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Need for better evidence

A new evaluation warns to think twice before using silver dressing. Megan Stoyles reports.

Despite the commercial hype, costly silver dressings should not be routinely used on wounds until there is better evidence to support their use, say UK researchers and Australian wound care experts.

An evaluation published in the British Drug and Therapeutics Bulletin concludes that the UK National Health Service expenditure on silver dressings is “difficult to justify in the light of existing data”.

“Silver dressings are expensive and there have been few high-quality clinical trials to establish whether they have advantages over other, cheaper, alternatives,” says the evaluation.

It says routine use of silver dressings is not justified on clinical or cost-effectiveness grounds as treatment for uncomplicated venous leg ulcers. It says simple dressings and compression bandaging are more appropriate for this.

It also says silver dressings should not be used on acute wounds as there is weak evidence to suggest that they delay wound healing.

“There is a better case for using silver dressings for patients with infected burns, but even here, the evidence base is weak,” it concludes.

The evaluation also discusses the potential for patients to experience hypersensitivity or toxicity due to absorption of silver, and the possibility of dressings contributing to the development of resistant microbes.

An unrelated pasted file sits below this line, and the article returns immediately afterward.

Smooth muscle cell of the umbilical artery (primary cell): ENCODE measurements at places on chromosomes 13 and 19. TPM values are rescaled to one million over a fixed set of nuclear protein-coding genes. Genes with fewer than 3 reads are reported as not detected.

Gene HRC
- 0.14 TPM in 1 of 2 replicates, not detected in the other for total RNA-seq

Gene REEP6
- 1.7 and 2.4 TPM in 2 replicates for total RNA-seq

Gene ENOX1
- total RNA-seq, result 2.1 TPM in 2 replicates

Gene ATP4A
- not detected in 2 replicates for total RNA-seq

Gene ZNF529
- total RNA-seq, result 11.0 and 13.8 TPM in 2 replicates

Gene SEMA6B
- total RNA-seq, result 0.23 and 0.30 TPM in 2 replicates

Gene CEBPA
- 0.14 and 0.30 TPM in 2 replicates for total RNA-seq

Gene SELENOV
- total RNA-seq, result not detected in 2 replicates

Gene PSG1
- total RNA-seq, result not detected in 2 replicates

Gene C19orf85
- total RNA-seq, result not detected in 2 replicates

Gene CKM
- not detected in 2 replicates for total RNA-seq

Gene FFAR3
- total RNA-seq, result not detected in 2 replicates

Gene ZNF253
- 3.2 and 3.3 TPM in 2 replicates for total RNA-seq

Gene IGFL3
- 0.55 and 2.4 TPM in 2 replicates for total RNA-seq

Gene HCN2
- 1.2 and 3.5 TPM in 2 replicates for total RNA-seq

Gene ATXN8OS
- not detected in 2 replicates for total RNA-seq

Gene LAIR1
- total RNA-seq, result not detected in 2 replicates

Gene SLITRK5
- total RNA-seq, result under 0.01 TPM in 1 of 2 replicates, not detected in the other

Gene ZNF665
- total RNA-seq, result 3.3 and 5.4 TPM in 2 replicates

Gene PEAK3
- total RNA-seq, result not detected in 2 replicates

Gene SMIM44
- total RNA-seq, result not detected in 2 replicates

Jan Rice, coordinator of Wound Education World of Wounds, at LaTrobe University in Victoria, agrees.

“Companies have done a very good job of selling silver as ‘the best’, but have scared some services into thinking they are not utilising best practice unless it is used,” she says.

She is concerned at the overuse of silver dressings in aged care. “Silver would only be considered as first choice for usage in relation to treatment of rheumatoid or vasculitic ulcers, as there is some evidence that silver is anti-inflammatory.”

She notes that residential aged care services could not normally afford to use silver dressings because of the cost: “It could cost up to $70 a week for ongoing use.”

Rice says that the use - and misuse - of silver in aged care often occurred when a patient was discharged from an acute setting into home or residential care, with the acute nurse telling the district nurse or facility to use silver.

“An aged care facility could feel disempowered with this sort of direction; they would not be 100 per cent confident to ignore that advice.”

“The patient or family ends up paying for the cost of silver.”

“The suppliers might say it’s the best, but other treatments are as good,” she advises.

“Do the basics first: with good wound cleansing and addressing the underlying aetiology of the wound and other factors known to impact on normal wound healing most wounds follow a normal sequence of repair.”

New Zealand-based clinical epidemiologist, Dr Andrew Jull of the University of Auckland who is an editor of the Cochrane Wounds Group agrees with the UK evaluation against silver dressings.

“This is a well reasoned description of the evidence base for silver dressings,” says Jull.

“Silver is anti-bacterial in bench-top terms but when it comes to real patients, the quality of evidence is very low.”

He believes silver dressings should not be used routinely in leg ulcers and diabetic foot ulcers.

“In other scenarios, I would always say it’s a second choice, not a first-line treatment,” says Jull.


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